AUTHOR, PLACE AND DATE OF WRITING
Virtually no one disputes that the book of Jeremiah was written by Jeremiah, son of Hilkiah (1:1). The prophet Jeremiah dictated most of his prophecies from Jerusalem to his faithful secretary, Baruch, who wrote them down verbatim (36:4). Jeremiah wrote these words over the course of his prolonged ministry (c. 626-580 B.c.). Chapter 52, an addendum (see 51:64; cf. 2Ki 24:18-25:30, which is nearly iden-tical), was added, possibly by Baruch, sometime after Jehoiachin's release from captivity (c. 560 B.C.).
Reclusive, analytical and self-critical by nature—he has aptly been called the "weeping prophet" —Jeremiah also preached an unpopular message. The people of Judah were in apostasy, God would not protect them and they were obliged to submit to Babylonian demands. Above all, and despite the promise that someday God would give Israel a new covenant (Jer 31), the prophet's overall message was one of doom and gloom: Jerusalem was soon to fall. Because of his negative stance, Jeremiah was widely despised and continuously in danger (11:18-23; 26:8; 38:6). On at least one occasion the text of his message was destroyed by the king (36:20-24). Even Jeremiah's scribe, Baruch, was dismayed about his own future (ch. 45). Jeremiah, an old man, lived to see his words fulfilled and Jerusalem destroyed.
The precise shape of Jeremiah's work is problematic, since two distinctly different versions of his book have survived. One, in the standard Hebrew version known as the Masoretic Text, is the basis for our English translations of the book. The other, found in the Septuagint, appears to represent a variant edition. The Septuagint version is shorter than its counterpart from the Masoretic Text, and its chapters are laid out in a somewhat different order. Many interpreters believe the Septuagint version of Jeremiah to have been based on an alternative Hebrew text. How do scholars account for the two distinct versions of this expanded prophecy, and how can we be certain that what we read is what the prophet intended? The turmoil surrounding Jeremiah's life and that of his book probably accounts for the two different versions. No doubt more than one collection of his messages was in circulation as Jerusalem fell and the Jews were scattered (Jeremiah himself was taken captive to Egypt; ch. 43). Thus, it is not surprising that different "editions" of his work were copied and handed down.
Jeremiah began his ministry during the thirteenth year of King Josiah (640-609 B.c.) and continued preaching through the reigns of Jehoahaz (609), Jehoiakim (609-598), Jehoiachin (598-597) and Zedekiah (597-586), living on into the first years after the fall of Jerusalem. His ministry covered a broad time period—in excess of 40 years—and his book is a compilation of his messages and of accounts of incidents throughout his life.
Jeremiah was written to the people of Judah and to Jerusalem, its capital city.
CULTURAL FACTS AND HIGHLIGHTS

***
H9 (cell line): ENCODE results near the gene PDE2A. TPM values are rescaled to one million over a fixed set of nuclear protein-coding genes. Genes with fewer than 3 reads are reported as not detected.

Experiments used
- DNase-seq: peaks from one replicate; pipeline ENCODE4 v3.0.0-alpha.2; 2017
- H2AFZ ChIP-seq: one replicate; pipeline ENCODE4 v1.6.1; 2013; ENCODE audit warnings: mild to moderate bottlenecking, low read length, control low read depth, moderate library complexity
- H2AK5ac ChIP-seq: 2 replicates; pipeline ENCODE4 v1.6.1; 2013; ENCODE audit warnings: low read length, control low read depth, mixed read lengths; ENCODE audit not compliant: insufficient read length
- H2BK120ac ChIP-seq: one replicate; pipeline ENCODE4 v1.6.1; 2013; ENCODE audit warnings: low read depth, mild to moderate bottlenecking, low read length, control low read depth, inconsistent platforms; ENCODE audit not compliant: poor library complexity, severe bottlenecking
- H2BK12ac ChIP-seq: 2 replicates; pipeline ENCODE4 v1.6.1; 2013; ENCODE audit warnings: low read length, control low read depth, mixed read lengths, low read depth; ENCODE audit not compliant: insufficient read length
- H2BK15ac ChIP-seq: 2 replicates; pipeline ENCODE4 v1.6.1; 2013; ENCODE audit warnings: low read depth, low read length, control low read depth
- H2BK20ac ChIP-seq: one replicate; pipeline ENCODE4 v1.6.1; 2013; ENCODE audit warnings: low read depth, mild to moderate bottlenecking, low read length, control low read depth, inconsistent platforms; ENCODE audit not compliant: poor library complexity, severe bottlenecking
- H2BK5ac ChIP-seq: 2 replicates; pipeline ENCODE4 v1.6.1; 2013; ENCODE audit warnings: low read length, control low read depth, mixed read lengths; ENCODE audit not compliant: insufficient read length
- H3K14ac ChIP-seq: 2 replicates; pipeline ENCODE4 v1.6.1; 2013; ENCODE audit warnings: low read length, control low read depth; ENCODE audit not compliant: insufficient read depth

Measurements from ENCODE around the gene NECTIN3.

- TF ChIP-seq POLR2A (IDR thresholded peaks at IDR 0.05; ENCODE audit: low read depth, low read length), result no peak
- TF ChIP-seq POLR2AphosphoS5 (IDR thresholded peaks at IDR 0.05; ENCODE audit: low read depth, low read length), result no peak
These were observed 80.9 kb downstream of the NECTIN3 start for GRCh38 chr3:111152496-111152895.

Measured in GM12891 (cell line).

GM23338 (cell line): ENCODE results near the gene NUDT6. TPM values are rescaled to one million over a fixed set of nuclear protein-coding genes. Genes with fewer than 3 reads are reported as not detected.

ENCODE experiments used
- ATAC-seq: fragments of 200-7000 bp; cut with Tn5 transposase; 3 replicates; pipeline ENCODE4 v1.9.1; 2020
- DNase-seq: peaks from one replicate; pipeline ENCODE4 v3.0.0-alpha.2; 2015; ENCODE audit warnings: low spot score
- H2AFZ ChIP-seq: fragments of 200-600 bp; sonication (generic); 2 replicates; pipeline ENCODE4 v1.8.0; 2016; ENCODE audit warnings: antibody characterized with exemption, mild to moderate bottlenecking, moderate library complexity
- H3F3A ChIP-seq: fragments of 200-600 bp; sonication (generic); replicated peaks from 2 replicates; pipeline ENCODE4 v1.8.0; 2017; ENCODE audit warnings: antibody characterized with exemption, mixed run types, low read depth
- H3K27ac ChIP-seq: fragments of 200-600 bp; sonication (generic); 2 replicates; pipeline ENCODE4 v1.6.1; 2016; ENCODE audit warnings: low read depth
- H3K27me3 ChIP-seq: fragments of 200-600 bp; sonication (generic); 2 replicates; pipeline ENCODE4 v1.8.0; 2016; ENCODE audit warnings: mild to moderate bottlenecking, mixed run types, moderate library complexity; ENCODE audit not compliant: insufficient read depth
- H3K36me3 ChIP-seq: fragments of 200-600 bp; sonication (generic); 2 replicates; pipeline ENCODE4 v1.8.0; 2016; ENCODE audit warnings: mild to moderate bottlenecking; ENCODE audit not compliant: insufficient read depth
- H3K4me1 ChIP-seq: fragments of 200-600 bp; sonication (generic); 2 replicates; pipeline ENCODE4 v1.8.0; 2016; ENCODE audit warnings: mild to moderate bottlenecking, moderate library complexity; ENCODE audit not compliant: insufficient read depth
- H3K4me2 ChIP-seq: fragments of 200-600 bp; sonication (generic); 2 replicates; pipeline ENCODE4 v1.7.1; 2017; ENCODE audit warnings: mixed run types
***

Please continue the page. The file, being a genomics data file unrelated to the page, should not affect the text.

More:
Jeremiah wrote during a period of political and military unrest, during which the entire region, including the small and vulnerable state of Judah, found itself at the mercy of the day's superpowers—Assyria. Egypt and, increasingly, Babylonia—as they vied for domination. Ironically, Jeremiah's ministry began during the time of Josiah's attempt to reform the nation of Judah and purge it of idolatry (2Ki 22-23). Yet the prophet's message, with its focus on judgment, was consistently rejected by the people. Despite Josiah's attempts to turn Judah back to God, the people were obstinate and complacent, fully meriting the sentence that would befall them.
AS YOU READ
Be alert for Jeremiah's frequent self-revelations. What was this ostensibly dour individual all about underneath the rough exterior? Look for passages that reinforce his deep love, not only for the God he extolled but also for his countrymen and women. Marvel as he prayed for his people, despite God's instructions that he not bother to do so (Jer 7:16; 11:14; 14:11).
Pay attention to the role of symbolism and the use of visual aids in this rich book. What personal sacrifices did Jeremiah make in order to follow God's leading (e.g., 16:1-4)?
Look for the ever-present juxtaposition of judgment with the invitation to repentance, which, if sincere, might have been expected to postpone the otherwise inevitable.
Finally, watch for clues about Jeremiah's perception of God, who to him was ultimate and supreme, not only over his own people but over all the nations.
DID YOU KNOW?
Jeremiah's themes include:
1. Repentance. Jeremiah called God's people to repent and return to God in order to avoid divine judgment (e.g., 7:1-15). The people responded negatively (5:20-25; 8:4-7), and, as a consequence, some of the oracles asserted that the coming judgment was certain, with no possibility of repentance (6:16-21).
2. Judgment. Jeremiah announced that Judah's covenant rebellion would bring judgment (11:1-13:27). The prophet pointed out that the people had broken the covenant by their idolatry (2:11; 7:30; 9:13-14; 10:1-16; 16:10-13; 22:9; 29:10; 44:2-3,8,17-19,25), their attempts to save themselves through military alliances (2:36) and their injustice and ethical violations (7:5-11; 9:3-11; 17:19-27; 21:11-22:30). Their sin would not go unpunished (5:20-29).